Swing kids


About 15 minutes into last night’s beginning swing class, the second in the Chicago Swing Dance Society’s six-week summer session, Adeoye M. Mabogunje, AB’04, told the seven females and three males circled around him in pairs, raising their arms as if embracing giant balls and clasping each other’s hands, to hug their partners. Flashing a wide smile, he explained that in swing, you have to touch your partner and feel comfortable with it. Throughout the lesson he and co-instructor Debra Raich, a “Chicago dancer at large,” emphasized the important connection between the lead and the follower. The follower, they said, should be constantly aware of the dance’s natural momentum, never moving without a signal from her lead—the gentle pressure of his hand between her shoulder blades, for instance, or the direction in which he propels his body. By the end of the lessons, a student should be able to swing dance with anyone.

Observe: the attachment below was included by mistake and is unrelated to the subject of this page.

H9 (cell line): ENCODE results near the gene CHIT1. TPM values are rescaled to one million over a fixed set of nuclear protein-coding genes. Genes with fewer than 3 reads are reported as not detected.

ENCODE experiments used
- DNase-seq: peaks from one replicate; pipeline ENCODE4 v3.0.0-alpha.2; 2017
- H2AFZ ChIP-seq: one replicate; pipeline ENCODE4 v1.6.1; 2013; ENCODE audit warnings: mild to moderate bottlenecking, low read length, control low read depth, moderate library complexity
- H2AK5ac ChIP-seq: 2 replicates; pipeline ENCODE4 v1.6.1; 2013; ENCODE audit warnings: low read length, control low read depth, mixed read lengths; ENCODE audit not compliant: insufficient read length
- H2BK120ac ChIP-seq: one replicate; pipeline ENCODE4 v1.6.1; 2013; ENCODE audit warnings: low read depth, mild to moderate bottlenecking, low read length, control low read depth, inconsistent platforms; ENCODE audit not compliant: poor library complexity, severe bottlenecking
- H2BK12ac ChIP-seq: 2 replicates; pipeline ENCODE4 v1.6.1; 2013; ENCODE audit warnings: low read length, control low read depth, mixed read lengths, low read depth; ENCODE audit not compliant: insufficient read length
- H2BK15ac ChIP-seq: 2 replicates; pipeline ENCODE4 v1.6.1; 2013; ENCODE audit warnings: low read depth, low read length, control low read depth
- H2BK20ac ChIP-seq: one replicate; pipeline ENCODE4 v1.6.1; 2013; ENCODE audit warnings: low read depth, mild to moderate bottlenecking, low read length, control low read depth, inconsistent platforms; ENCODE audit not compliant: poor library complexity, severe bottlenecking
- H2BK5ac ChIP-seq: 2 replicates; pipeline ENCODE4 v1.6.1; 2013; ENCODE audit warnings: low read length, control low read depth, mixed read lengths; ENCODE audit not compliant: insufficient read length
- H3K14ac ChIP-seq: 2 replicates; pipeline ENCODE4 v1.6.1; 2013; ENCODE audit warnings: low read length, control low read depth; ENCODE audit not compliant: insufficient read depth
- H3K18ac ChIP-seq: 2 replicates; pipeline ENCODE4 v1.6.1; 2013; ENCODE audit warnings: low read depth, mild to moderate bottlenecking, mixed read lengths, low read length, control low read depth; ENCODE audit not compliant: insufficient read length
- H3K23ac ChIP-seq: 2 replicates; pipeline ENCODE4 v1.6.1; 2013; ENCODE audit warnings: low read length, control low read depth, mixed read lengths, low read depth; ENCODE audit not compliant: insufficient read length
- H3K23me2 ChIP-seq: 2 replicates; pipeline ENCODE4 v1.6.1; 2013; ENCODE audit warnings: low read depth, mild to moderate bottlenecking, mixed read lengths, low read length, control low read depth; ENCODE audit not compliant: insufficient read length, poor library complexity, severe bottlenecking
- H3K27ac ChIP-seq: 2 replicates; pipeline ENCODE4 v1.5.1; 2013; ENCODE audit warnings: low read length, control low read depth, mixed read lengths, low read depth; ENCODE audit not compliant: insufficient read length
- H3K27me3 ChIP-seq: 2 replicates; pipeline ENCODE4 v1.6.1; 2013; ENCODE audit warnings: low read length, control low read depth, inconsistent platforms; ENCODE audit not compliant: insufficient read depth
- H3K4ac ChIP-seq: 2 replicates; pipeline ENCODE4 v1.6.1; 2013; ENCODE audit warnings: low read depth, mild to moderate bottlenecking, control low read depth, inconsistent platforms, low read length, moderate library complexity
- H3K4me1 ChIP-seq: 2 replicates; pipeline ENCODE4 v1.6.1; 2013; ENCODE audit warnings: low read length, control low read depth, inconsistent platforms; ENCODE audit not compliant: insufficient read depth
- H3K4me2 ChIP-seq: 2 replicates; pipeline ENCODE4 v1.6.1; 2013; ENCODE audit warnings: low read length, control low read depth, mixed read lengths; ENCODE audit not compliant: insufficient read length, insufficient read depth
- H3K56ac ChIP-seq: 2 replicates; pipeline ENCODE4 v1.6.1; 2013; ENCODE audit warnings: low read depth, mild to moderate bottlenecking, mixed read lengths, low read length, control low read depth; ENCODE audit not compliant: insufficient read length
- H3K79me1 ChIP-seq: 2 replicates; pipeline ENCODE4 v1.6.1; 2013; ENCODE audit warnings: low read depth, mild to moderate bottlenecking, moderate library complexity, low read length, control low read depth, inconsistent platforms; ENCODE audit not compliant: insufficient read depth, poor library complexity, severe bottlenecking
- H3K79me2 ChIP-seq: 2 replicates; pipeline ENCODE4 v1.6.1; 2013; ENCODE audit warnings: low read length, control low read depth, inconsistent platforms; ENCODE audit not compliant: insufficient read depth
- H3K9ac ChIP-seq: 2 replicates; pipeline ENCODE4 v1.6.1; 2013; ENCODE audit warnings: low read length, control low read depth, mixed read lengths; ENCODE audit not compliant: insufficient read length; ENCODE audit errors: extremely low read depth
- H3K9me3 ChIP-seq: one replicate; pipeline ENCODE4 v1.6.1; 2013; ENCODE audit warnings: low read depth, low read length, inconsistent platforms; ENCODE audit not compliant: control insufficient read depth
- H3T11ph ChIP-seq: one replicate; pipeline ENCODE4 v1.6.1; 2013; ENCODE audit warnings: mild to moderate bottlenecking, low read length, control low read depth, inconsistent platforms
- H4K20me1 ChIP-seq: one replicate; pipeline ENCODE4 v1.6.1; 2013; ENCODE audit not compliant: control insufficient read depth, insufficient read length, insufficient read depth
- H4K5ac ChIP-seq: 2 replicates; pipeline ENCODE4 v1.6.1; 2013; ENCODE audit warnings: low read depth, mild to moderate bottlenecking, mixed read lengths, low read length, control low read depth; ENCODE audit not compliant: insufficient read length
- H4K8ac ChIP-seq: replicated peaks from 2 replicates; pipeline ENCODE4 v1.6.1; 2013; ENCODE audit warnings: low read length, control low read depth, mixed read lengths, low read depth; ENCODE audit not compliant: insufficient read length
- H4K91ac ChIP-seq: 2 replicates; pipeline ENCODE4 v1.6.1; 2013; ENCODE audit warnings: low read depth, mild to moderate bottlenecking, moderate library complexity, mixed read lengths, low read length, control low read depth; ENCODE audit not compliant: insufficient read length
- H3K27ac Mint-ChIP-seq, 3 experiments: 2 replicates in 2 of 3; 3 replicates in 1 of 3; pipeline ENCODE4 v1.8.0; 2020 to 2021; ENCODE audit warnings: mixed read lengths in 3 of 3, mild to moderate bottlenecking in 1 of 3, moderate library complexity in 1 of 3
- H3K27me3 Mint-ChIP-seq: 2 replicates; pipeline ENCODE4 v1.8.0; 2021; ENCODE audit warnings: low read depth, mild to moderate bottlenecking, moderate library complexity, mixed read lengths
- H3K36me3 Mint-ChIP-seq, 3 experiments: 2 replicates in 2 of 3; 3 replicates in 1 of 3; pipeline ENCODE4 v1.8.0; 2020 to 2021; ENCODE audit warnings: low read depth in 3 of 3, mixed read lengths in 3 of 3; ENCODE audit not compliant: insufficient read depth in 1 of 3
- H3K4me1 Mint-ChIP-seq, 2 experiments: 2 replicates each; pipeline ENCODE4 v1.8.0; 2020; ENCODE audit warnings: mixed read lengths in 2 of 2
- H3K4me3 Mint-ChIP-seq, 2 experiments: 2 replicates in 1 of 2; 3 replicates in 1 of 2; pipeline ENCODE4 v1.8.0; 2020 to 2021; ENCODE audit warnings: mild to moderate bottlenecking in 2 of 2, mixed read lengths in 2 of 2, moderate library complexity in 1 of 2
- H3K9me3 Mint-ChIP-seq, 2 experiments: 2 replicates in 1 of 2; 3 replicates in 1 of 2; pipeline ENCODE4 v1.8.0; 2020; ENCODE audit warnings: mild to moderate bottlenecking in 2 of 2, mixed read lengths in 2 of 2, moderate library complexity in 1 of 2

As the novice dancers shimmied around the third-floor theater of Ida Noyes, both without music and to jazzy tunes from big-band CDs Swing America and Compact Jazz: Count Basie, rotating partners with each pause in the dance, Mabogunje clapped the rhythm, shouting out counts and names of moves. He and Raich gave tips such as how to hold one’s arms—like holding a grapefruit or pushing a shopping cart. Around 9 p.m., 45 minutes after the lesson was scheduled to end, the class disbanded, still bubbling with enthusiasm. The instructors encouraged the students to practice—and show off—their new moves at Friday’s Java Jive, a weekly three-hour swing fest preceded by a free one-hour lesson.

Hana Yoo, '07

Photo: Instructors Adeoye M. Mabogunje, AB’04, and Debra Raich.

July 13, 2005